“Ok, so I have more jobs than I can reasonably undertake while giving all of them my full attention. Which ones would you like me to focus on?”
If the excessive workload cannot be reduced, a fall-back plan can be useful. A solution can be to ask the manager “Ok, so I have more jobs than I can reasonably undertake while giving all of them my full attention. Which ones would you like me to focus on?” This offers room to negotiate and to identify tasks which are no longer required. If some of the roles are suitable for outsourcing, or for more junior staff, then it might be worth proposing that these jobs are done by others. If the role is looking precarious as a result, it may be that the role isn’t really working for the organisation, and perhaps a controlled departure should be planned before the role becomes redundant.

What can the employing manager do when faced with “No”?

Having an employee turn around and say “No, I can’t take on any more work” may come as a disappointing surprise. A manager may have predicted this conversation, and thus provide a considered response immediately (although in this case, why haven’t they utilised their management and leadership skills, and respectfully broached the subject over a brew which they’ve made for the employee?). A sound approach may be to hold fire, have a brew while discussing the issues with them, then mull over options both in isolation and with peers and mentors. Then commit to a plan.
managers need to take time to think things through before committing to a solution
Managers may find it beneficial to consider the organisational culture. Is a high burn-out and churn rate acceptable? If so, do employees understand this? Did they buy into it in principle, and is this reflected in contracted terms? If this culture is part of the business model, then process, expectations and culture need to be managed accordingly. It can be counter-productive to espouse the existence of a family atmosphere and a good work-life balance (perhaps in exchange for a lower salary or more flexibility than competing employers offer), yet then require staff to work hours significantly over their contracted hours and/or reasonable expectations.
Managers may consider three things to start with:
  • For the employee to overcome their fear and broach the matter with their manager, they have probably been struggling for a while, and there is some intolerable impact on their lives. This demands some sense of respect – they have had the courage to talk to you about a difficult matter.
  • A controlled, calm, respectful discussion about how things might be done differently can be helpful for both sides. If the meeting may be challenging, an impartial third party could be asked into the room.
  • The individual may just be airing grievances to feel better, or they may be fundamentally unsuited to the team. There may however be justifiable issues which need addressing at individual or team level, perhaps implying legal action, reputational risk, or the risk of failing to achieve the team’s goals and objectives. Managers should seek to consider the problem, then manage and lead people to a better situation.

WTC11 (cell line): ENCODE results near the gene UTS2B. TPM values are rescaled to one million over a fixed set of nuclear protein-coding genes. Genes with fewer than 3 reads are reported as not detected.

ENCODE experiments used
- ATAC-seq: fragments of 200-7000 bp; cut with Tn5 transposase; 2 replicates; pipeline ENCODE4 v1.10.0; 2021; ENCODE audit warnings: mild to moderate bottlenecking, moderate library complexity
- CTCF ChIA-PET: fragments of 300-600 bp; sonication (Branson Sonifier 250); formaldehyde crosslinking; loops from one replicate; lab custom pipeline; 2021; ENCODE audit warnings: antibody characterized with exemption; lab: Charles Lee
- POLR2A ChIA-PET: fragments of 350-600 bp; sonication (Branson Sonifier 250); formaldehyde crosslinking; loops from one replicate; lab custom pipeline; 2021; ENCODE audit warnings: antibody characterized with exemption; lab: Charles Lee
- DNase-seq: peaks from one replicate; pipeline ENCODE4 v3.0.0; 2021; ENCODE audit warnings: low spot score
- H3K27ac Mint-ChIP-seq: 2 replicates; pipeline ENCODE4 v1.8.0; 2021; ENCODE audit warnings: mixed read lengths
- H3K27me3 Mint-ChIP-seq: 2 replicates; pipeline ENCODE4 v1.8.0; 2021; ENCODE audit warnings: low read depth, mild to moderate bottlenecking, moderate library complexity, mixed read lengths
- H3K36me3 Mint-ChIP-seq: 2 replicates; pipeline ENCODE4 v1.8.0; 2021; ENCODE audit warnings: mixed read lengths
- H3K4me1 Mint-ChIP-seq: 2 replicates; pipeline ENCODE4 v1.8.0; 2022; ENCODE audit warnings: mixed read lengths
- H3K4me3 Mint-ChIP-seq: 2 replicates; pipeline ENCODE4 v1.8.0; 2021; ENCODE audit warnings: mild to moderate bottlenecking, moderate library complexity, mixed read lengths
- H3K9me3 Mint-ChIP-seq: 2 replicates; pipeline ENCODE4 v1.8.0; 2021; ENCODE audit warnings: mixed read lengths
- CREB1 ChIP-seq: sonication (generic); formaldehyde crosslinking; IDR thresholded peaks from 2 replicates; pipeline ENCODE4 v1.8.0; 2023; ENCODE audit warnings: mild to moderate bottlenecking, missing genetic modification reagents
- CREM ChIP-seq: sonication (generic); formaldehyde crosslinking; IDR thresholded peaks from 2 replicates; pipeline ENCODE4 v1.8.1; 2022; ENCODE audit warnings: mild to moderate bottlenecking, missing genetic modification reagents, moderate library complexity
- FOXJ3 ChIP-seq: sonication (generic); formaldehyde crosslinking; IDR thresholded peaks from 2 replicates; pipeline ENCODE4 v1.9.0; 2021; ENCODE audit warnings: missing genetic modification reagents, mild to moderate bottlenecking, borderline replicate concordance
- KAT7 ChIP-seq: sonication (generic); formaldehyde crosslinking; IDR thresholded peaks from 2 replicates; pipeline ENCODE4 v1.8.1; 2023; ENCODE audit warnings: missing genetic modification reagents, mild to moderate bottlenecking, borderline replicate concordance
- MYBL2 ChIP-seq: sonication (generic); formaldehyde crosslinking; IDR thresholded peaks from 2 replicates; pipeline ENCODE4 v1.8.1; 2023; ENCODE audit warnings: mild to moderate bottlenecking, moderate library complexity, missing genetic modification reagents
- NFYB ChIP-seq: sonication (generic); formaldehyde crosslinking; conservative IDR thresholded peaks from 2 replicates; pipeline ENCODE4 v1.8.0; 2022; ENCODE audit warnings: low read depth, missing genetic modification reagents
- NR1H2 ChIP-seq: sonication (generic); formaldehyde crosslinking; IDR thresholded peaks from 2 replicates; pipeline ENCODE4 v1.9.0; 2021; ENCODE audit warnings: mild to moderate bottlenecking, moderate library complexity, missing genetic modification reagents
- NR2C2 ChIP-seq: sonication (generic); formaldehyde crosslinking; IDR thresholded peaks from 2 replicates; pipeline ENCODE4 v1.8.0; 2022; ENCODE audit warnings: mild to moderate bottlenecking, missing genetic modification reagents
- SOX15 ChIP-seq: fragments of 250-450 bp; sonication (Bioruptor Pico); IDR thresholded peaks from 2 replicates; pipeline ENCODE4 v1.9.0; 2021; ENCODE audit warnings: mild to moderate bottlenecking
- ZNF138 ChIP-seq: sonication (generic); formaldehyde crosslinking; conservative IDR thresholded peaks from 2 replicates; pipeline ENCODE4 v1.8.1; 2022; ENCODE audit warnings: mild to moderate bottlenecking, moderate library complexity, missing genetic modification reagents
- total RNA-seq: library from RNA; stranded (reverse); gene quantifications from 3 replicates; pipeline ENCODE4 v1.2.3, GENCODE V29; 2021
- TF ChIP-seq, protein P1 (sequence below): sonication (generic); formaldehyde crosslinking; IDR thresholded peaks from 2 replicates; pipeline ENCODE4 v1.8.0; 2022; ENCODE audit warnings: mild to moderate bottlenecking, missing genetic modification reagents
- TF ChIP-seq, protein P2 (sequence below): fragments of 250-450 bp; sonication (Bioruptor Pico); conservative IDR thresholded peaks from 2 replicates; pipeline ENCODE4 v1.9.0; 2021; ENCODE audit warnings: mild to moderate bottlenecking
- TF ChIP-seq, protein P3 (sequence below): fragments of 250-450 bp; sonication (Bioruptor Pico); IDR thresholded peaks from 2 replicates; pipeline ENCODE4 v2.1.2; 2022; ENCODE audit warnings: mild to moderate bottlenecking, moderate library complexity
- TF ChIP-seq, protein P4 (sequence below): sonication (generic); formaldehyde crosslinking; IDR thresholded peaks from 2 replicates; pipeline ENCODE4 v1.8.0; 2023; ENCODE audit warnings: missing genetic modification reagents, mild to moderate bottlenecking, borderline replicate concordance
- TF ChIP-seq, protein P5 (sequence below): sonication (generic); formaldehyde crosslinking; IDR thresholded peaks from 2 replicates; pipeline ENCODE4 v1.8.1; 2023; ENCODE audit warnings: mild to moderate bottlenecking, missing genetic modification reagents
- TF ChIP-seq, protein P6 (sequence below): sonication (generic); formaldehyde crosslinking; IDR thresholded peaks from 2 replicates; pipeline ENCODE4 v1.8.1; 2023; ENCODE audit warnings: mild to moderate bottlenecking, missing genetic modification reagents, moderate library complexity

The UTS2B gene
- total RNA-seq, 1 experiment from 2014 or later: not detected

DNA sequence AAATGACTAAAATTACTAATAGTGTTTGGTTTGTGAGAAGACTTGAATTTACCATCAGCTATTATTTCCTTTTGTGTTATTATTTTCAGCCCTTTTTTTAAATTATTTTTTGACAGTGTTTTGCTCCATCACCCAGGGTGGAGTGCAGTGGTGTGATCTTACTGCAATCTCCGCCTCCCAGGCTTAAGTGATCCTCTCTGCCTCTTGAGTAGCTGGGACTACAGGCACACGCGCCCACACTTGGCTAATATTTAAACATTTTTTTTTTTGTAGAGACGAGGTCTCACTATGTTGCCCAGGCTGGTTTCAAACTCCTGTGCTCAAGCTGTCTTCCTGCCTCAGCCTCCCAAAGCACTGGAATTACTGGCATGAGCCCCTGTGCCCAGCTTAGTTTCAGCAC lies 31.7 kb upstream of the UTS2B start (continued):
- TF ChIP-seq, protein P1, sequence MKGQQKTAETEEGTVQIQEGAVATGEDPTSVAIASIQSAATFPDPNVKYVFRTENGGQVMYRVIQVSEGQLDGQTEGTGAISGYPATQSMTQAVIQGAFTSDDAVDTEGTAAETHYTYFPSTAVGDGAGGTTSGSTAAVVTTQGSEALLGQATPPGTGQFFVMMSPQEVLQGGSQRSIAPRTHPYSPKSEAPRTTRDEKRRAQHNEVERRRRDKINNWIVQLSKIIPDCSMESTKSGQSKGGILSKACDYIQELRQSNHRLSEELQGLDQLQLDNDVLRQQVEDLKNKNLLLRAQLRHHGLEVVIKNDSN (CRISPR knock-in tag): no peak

This kind of discussion requires self-control and awareness, to limit the likelihood of getting offended or angry. It may be unwise to commit to specific actions in a first meeting in case they aren’t viable. At the very least, a few private minutes could be taken to mull over the issue before deciding on a response.
Create a plan based on sensible consideration of risks, requirements, courses of action, and how team objectives may be affected. Outcomes should ideally be recorded in an auditable way (for example, the manager could email the employee with their recollection of the meeting, and offer an opportunity for a reply). Rob Hart suggests that “Discretion is vital to maintain dignity, process and a future working relationship.” The matter should not be made public throughout the team. If other people need to be included in a solution, they need to be trustworthy, and know that it must not be communicated to the team (other than as part of a response plan, agreed with the employee).
“Discretion is vital to maintain dignity, process and a future working relationship.”
If a commitment is made, the manager needs do it, lest they be seen as a hollow shell of a manager with no leadership skills and a questionable level of integrity and commitment.
Hopefully, a culture can be created in which an employee and a manager can reasonably discuss issues surrounding excessive workload, whether perceived or real, from both perspectives. This culture would permit reasonable questioning and discussion, without the risk of unfair consequences, and identify lessons to learn for the good of all.
Rob Hart, of Manage and Thrive Training, concludes this article with the following suggestion: 
“If someone needs to say “No” to a manager about undertaking further tasks, this takes courage for the person presenting the issue, and for the manager on the receiving end. Respect each others’ position, and seek to find an agreeable way ahead which is at least tolerable. If in doubt, seek guidance from a coach, mentor, friend or colleague. Consider seeking professional help as appropriate.”

Get in touch now to engage your business support.

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Rob Hart, of Manage and Thrive Training, says “In my experience, very few people want to say “No” to their manager. Very few managers want to hear their staff say “No” when allocated new work.” Read on to learn more about this difficult but sometimes necessary issue…